Mr. Samarasena received the highest number of 293 votes from working journalists in newspapers, television and radio.
The other officials elected at the annual general meeting are: Vice Presidents: Chandragupta Amarasinghe (Ravaya), S. N. R. Pillai (Virakesari).
Asst. Secretaries: Bandula Abeyratne (Lake House), Sudarman Radaliyagoda (EIS).
Treasurer: Sirimevan Kasturiarachchi (Upali) elected uncontested.
Asst. Treasurers: M.M.M. Ismeth (Wijeya Group) and A.V.S. Moses (Express Newspapers) elected uncontested.
Among the 22 Executive Committee members elected were Keith Noyhar, P.C. Kamalendran, Pushpakumara Mathugama, Mulan Perera, Sandya Weerasinghe of Wijeya Group.
An acting magistrate's residence in Moratuwa was stoned following a dispute over dumping of garbage in the premises of a sports club.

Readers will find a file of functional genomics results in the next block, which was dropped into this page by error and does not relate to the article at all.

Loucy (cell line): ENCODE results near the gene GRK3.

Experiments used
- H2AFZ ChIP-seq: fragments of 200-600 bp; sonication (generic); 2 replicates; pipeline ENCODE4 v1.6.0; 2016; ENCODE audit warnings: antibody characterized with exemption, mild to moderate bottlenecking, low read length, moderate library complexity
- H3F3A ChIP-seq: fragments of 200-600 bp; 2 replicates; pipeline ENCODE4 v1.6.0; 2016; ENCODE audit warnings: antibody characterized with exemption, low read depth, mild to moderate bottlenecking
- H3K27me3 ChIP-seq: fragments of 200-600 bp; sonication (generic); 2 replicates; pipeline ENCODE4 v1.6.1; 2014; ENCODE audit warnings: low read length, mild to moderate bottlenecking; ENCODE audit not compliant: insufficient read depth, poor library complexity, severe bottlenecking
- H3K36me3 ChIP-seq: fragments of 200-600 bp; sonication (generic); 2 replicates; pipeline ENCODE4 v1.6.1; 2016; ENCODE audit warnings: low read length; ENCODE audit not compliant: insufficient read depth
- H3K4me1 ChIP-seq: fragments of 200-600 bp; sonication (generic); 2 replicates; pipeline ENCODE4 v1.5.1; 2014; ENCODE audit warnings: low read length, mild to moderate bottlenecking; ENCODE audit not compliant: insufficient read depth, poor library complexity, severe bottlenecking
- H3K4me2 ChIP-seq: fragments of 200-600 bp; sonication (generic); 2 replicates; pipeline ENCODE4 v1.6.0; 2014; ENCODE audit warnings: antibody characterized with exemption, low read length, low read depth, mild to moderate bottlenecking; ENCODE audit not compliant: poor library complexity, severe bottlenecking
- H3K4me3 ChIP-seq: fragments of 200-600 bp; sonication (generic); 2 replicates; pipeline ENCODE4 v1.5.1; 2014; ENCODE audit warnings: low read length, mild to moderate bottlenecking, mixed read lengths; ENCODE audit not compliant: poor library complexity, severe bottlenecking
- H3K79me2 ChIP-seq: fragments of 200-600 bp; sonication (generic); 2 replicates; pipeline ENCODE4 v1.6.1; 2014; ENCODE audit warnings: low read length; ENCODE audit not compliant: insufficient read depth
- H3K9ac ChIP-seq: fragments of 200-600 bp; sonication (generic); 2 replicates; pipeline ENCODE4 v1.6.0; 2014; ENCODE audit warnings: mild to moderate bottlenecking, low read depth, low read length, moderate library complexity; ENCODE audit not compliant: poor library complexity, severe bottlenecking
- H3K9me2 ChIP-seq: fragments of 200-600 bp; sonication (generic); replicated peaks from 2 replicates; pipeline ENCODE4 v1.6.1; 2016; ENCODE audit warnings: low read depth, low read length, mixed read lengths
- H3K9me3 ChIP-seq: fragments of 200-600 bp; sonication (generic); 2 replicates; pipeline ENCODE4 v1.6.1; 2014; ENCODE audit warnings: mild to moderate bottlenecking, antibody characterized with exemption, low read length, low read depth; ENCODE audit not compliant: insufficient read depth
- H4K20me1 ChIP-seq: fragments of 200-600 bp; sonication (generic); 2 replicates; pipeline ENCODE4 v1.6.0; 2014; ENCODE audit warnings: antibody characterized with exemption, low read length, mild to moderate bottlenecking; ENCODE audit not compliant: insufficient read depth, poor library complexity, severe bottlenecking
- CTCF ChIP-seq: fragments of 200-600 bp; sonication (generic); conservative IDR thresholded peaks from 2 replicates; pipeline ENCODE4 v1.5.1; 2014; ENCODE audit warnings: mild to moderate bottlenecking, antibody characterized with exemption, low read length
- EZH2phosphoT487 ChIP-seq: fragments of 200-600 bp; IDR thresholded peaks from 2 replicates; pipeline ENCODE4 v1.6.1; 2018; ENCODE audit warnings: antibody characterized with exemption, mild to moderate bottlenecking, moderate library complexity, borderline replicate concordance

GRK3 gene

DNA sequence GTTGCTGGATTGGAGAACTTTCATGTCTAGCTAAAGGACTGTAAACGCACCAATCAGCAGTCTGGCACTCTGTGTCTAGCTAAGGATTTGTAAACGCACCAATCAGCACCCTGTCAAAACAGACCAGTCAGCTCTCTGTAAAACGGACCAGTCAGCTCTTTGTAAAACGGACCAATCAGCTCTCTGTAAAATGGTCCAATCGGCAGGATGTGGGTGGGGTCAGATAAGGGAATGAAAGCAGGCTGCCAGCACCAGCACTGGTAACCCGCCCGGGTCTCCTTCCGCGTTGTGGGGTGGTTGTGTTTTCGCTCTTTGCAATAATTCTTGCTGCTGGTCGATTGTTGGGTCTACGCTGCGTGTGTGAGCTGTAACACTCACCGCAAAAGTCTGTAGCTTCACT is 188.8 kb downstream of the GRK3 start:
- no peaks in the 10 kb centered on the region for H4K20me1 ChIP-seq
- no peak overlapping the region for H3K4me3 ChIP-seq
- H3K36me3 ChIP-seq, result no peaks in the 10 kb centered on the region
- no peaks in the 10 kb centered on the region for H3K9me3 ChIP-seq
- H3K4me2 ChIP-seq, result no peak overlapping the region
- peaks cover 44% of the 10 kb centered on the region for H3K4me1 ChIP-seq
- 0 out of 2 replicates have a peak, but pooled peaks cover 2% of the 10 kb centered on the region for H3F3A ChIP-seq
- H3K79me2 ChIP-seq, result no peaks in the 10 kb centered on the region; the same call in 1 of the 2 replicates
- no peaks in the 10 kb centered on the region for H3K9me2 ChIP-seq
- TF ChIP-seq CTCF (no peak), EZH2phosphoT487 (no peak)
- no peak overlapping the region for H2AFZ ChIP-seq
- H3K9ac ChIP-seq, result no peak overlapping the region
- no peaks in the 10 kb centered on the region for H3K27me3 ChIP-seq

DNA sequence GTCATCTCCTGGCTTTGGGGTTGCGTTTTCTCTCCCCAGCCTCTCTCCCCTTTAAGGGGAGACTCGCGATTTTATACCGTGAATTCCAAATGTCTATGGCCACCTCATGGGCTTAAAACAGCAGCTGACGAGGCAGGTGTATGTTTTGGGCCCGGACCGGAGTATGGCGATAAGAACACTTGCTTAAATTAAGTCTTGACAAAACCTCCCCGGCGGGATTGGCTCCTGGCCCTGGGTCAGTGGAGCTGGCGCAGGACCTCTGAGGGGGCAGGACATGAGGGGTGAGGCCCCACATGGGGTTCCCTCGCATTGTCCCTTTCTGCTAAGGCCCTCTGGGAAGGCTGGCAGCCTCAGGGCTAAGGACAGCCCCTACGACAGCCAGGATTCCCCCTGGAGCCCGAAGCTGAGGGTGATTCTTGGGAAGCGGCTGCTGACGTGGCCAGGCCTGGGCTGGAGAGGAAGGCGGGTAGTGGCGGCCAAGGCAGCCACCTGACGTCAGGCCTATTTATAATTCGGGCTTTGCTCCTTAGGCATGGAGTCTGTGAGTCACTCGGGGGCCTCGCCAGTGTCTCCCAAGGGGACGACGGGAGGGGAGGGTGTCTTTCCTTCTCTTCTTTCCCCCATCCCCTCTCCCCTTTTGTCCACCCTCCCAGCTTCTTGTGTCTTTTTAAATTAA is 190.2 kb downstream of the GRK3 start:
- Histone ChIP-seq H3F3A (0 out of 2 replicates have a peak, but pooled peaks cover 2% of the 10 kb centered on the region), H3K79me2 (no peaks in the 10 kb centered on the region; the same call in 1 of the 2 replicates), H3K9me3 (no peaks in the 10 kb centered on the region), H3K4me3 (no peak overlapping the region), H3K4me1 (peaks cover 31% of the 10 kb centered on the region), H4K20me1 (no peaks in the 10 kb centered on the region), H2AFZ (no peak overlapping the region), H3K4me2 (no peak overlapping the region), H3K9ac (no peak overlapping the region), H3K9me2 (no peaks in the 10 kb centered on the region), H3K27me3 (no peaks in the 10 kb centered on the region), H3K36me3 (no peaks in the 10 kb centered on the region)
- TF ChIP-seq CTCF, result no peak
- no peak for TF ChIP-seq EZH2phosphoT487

A local politician was allegedly behind the incident in which the windows of the acting magistrate's house were damaged. A complaint has been lodged at the Moratuwa Police.
The Free Media Movement has strongly condemned what it alleges to be the misuse of government censorship on matters relating to the war.
FMM secretary Sunanda Deshapriya said the censorship was being used to cover up the real situation in Kilinochchi, since the launch of the latest Jaya Sikurui Operation on September 27. He said the FMM has an obligation to defend the public's right to know.
The Statement follows: "The Free Media Movement condemns the manner in which the Govt.. is using press censorship to conceal the real situation which has arisen in Killinochchi since the LTTE launched its attack against government troops at dawn on September 27, 1998. This is a clear violation of the democratic right to freedom of expression and information.